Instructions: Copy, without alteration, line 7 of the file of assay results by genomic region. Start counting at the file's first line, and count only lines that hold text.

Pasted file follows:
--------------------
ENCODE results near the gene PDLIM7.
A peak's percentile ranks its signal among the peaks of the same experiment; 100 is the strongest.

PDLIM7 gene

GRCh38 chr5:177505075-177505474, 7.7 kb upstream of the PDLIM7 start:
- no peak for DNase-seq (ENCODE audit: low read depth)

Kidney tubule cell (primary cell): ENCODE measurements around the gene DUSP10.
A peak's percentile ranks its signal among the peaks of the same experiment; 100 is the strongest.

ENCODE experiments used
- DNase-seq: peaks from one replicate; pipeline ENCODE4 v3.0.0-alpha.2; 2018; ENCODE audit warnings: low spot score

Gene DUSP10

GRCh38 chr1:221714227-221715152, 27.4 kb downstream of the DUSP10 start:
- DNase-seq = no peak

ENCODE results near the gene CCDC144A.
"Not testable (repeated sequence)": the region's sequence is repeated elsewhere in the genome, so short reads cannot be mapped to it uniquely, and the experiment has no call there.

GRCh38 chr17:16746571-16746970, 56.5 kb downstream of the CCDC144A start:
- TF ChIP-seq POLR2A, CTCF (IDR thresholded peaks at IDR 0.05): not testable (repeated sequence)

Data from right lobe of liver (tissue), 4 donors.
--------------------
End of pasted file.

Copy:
A peak's percentile ranks its signal among the peaks of the same experiment; 100 is the strongest.